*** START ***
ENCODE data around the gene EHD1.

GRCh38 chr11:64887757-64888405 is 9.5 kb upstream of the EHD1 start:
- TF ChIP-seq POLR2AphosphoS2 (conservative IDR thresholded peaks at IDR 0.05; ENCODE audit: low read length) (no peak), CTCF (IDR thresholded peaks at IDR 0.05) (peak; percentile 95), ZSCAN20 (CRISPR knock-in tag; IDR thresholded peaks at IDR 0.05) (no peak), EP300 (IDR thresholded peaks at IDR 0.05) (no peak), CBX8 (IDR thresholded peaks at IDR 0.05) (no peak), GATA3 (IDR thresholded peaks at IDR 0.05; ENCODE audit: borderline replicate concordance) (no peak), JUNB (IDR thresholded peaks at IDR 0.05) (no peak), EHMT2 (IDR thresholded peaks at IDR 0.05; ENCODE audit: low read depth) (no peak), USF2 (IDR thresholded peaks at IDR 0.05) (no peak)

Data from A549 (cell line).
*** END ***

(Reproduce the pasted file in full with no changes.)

ENCODE data around the gene EHD1.

GRCh38 chr11:64887757-64888405 is 9.5 kb upstream of the EHD1 start:
- TF ChIP-seq POLR2AphosphoS2 (conservative IDR thresholded peaks at IDR 0.05; ENCODE audit: low read length) (no peak), CTCF (IDR thresholded peaks at IDR 0.05) (peak; percentile 95), ZSCAN20 (CRISPR knock-in tag; IDR thresholded peaks at IDR 0.05) (no peak), EP300 (IDR thresholded peaks at IDR 0.05) (no peak), CBX8 (IDR thresholded peaks at IDR 0.05) (no peak), GATA3 (IDR thresholded peaks at IDR 0.05; ENCODE audit: borderline replicate concordance) (no peak), JUNB (IDR thresholded peaks at IDR 0.05) (no peak), EHMT2 (IDR thresholded peaks at IDR 0.05; ENCODE audit: low read depth) (no peak), USF2 (IDR thresholded peaks at IDR 0.05) (no peak)

Data from A549 (cell line).